Arxiu d'etiquetes: mutation

Transponable elements: the jumping genes of our genome

In the same way that grasshoppers are jumping and moving through the field, there is a type of genes that jump through our genome and change its position. Our genome is not static, so read on to know everything about these kinds of genes.


Barbara McClintock discovered transposable elements, or also called mobile genetic elements because of their ability to move around the genome. The “jumping genes,” as this American geneticist christened them, changed the knowledge about genetics so far, since at first the scientific community did not believe in the idea that a DNA sequence could move on its own.

She had a special relationship with corn, a plant domesticated by man for 10,000 years and has become one of the three most cultivated cereals in the world. In addition, it is one of the most important staple foods since from it many derived products are made, such as flours and oils. Its great industrial value has made it have been studied in depth and its genome has been sequenced.

McClintock began studying the DNA of corn and observed that there were a number of genetic sequences that, without knowing how, changed position within the genome. Somehow, these sequences turned on or off the expression of other corn genes and this was observed with the naked eye; the grains of a corn cob could be of different colours (Figure 1), even within the same grain there were areas of various colours. Then McClintock sought the answer of how this was possible if the genes responsible for colour were inherited from the parents. The result was the discovery of the transposable elements, which led her to win the Nobel Prize in Medicine in 1983.

elemento transponible maiz
Figure 1. (A) P gene gives a purple grain. (B) A transponable element is inserted in the middle of the P gen and the grain has no pigmentation. (C) Corn cob wit some grains with P gene intact and others with P gene interrupted by a mobile genetic element. (Source: Porque biotecnología, adaptation)


When the transposable elements jump and change position they produce a loss of bases when leaving the place where they rested. This loss of some bases does not have “much” importance. But if the transposable element is inserted into a gene, there is an addition of a large number of bases that will cause the loose of gene’s function. For this reason, mobile genetic elements produce mutations because by jumping and changing their location, they alter the DNA sequence and prevent genes from encoding proteins through the genetic code. However, when they jump again, the gene regains its functionality and expresses itself as if nothing had happened.

Often, these jumping genes are considered parasites, because the cell cannot get rid of them. Although they can also bring benefits to the cell, such as transporting advantageous genes. The best known example is not found in humans, but in bacteria and their resistance to antibiotics such as penicillin, discovered by Alexander Fleming. The spread of antibiotic resistance is due to genes that encode enzymes that inactivate them, and that are located in mobile genetic elements. It is usually related to the horizontal transfer of genes, in which they can move from one cell to another as if they were bees that go from flower to flower. When this happens, the transposable element is introduced into a new cell and inserted into the genome of this new cell. That is when it will be faithfully transmitted to its progeny through the normal process of DNA replication and cell division.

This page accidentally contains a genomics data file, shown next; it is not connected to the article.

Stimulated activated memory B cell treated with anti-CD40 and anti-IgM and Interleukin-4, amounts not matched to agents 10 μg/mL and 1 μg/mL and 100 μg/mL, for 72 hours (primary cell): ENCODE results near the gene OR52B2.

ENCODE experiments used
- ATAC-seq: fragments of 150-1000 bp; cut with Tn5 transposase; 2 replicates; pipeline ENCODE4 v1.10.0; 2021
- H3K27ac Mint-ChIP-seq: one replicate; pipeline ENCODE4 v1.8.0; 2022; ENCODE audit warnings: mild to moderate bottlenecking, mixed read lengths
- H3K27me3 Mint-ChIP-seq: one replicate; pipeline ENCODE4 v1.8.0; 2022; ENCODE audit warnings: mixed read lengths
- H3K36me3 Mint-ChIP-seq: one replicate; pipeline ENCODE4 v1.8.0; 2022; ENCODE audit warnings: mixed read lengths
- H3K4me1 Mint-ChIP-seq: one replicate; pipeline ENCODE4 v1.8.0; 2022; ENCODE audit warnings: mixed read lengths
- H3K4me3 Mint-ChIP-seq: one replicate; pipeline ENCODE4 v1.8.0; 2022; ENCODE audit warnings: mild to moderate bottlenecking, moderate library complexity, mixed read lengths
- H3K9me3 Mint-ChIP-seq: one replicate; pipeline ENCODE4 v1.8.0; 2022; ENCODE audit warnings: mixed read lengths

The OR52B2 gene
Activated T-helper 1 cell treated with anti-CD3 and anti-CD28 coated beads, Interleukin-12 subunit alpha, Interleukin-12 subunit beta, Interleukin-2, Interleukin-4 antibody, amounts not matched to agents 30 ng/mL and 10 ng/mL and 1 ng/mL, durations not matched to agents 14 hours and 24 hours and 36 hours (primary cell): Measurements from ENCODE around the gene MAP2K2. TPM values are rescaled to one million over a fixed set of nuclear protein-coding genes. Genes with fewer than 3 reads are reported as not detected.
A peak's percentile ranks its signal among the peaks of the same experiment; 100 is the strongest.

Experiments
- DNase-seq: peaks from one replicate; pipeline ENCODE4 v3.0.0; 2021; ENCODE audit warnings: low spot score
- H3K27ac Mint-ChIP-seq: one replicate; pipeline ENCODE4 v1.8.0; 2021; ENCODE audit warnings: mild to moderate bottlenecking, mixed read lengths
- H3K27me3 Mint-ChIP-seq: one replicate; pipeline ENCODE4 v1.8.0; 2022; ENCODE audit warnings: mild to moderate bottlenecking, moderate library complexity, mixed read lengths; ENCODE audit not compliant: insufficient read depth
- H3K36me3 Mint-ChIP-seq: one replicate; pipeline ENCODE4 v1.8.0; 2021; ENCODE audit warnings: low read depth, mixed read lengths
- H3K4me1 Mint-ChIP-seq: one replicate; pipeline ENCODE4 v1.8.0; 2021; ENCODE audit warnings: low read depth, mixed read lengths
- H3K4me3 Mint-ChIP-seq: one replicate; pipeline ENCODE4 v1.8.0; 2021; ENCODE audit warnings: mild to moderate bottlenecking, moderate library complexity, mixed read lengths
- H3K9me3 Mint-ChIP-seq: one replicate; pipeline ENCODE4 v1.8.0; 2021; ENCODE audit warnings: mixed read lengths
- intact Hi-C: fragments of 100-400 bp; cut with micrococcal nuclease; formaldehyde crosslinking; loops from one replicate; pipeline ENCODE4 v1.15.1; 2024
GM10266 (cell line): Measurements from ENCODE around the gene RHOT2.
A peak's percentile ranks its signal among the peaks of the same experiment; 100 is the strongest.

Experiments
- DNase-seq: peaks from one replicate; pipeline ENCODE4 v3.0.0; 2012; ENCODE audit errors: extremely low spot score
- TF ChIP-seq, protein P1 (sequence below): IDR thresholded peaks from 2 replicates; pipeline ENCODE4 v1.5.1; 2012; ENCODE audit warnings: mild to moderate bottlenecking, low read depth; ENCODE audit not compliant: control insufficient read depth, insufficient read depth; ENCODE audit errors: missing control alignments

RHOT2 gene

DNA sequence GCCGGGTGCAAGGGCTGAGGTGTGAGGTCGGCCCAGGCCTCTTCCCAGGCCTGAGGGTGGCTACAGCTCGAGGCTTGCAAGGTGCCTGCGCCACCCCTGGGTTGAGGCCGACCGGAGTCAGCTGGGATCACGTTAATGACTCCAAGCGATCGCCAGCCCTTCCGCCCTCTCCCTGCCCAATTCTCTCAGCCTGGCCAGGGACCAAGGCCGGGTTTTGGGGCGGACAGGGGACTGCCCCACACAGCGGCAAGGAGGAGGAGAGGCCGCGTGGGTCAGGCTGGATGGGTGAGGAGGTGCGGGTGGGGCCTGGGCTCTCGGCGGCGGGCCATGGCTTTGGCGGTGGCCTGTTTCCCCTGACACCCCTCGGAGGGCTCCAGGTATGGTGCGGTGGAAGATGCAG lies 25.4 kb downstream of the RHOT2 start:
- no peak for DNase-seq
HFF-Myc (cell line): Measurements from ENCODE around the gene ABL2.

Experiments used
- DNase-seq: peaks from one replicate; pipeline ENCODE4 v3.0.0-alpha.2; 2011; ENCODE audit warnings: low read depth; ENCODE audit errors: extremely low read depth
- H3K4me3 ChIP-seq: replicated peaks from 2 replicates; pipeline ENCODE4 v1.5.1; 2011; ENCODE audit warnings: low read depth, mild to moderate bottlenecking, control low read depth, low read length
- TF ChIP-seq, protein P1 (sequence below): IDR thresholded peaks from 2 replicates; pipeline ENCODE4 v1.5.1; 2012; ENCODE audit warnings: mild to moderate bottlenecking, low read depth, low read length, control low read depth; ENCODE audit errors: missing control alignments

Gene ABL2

It is estimated that in the human genome there are 44% transposable elements, which can amount to 66% taking into account repeated fragments and short sequences derived from them. The consequence is that we have more than 1000 genes regulated, directly or indirectly, by sequences from transposable elements.

So far, two types of transposable elements are known: class I transposable elements or retrotransposons and class II transposable elements or DNA transposons. They are classified according to whether they require reverse transcription to jump and transpose or not.

Reverse transcription is similar to the transcription process, but with the difference that it occurs in reverse. That is, if in the classical transcription process a single strand of RNA is obtained from a double strand of DNA, in reverse transcription of an RNA molecule a DNA molecule is obtained. This is common in viruses such as HIV virus (AIDS) or hepatitis virus, but also in some class I transposable elements. These are very abundant and represent 90% of the transposable elements of our genome.

Instead, the others are class II transposable elements or DNA transposons. These are the elements that McClintock discovered in corn, with a 10% representation in our genome and responsible for the spread of antibiotic resistance in bacterial strains.

It should be noted that DNA transposons never use intermediaries, but are autonomous. They jump from one place of the genome to another by themselves, without any help. The mechanism they use is called “cut and paste” and is similar to the cut and paste we use on the computer. The DNA transposon cuts the DNA sequence that has end and look for another place to settle. Then there it also cuts the DNA sequence and is “hooked” (Figure 2).